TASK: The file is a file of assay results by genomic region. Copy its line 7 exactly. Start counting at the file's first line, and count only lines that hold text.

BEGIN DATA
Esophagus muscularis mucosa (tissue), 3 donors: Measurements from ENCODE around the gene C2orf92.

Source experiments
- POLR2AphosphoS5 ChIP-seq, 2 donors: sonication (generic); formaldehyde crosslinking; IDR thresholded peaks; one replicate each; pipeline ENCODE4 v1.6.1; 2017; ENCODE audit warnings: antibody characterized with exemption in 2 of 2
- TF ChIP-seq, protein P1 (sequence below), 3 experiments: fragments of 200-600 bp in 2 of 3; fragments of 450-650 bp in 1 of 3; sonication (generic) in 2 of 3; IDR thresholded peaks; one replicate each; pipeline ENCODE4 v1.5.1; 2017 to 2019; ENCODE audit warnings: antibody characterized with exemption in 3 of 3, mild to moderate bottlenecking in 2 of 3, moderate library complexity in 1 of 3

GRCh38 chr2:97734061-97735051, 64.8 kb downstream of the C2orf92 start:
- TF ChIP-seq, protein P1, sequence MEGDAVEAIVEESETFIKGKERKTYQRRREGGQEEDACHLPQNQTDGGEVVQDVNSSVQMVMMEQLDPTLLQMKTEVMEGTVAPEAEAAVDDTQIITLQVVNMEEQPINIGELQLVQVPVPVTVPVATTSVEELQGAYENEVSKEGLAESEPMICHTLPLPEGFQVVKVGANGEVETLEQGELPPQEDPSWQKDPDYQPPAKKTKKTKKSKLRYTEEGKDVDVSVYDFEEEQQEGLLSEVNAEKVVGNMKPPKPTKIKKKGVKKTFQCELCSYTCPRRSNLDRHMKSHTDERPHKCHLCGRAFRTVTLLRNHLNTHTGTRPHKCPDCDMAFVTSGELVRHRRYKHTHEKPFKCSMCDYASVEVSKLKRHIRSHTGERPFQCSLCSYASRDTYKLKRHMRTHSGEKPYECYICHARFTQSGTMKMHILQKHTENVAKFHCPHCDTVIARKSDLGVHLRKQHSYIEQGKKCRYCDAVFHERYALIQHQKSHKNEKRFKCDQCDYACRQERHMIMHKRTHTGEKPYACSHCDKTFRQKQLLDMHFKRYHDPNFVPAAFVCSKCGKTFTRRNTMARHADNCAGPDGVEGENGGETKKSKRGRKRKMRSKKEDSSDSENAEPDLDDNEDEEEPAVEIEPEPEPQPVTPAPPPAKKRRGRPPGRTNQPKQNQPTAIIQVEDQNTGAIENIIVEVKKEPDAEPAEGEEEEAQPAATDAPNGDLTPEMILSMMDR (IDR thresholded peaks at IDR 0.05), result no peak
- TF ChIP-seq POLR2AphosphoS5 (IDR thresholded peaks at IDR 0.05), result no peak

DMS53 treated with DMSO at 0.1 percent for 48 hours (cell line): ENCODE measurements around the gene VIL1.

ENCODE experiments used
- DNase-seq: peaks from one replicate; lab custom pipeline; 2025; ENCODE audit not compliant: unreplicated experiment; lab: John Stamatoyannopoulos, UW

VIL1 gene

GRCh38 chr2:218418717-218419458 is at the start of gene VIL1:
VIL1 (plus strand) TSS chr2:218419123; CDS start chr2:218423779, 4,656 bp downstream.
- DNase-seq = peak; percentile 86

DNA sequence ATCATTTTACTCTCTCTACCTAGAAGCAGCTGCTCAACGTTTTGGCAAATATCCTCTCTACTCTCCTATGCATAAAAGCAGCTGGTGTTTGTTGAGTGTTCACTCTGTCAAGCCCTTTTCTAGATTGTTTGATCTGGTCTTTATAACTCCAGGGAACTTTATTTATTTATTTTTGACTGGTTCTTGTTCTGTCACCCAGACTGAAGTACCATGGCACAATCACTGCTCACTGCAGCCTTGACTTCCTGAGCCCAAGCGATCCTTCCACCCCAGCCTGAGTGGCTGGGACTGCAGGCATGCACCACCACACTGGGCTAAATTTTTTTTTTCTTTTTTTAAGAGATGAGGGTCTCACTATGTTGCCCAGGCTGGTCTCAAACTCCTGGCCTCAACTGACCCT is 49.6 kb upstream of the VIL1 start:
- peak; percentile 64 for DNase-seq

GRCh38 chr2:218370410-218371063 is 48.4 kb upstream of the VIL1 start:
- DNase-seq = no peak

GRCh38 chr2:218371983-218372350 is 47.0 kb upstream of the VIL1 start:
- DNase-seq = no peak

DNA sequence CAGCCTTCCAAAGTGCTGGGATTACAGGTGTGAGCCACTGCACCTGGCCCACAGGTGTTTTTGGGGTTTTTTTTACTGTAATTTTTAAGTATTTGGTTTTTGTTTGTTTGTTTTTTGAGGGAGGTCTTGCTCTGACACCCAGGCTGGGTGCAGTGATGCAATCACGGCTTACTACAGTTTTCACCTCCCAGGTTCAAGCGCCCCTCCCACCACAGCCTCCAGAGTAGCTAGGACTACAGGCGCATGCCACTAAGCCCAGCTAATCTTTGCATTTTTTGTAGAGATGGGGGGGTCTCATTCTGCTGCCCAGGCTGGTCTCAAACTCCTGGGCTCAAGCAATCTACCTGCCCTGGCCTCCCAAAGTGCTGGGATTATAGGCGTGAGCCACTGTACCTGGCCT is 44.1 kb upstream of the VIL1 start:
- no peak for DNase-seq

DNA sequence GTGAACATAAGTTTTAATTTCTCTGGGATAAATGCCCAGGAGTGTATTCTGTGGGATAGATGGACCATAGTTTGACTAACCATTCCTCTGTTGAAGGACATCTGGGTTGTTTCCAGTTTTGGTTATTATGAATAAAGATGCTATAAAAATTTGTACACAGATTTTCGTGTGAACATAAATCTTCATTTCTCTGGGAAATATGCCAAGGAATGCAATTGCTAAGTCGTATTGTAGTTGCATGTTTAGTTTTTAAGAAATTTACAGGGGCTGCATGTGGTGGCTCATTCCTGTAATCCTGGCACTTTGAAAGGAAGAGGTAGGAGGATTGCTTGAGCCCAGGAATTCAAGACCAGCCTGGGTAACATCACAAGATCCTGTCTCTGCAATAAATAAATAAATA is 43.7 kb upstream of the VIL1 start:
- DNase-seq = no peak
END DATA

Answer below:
- TF ChIP-seq POLR2AphosphoS5 (IDR thresholded peaks at IDR 0.05), result no peak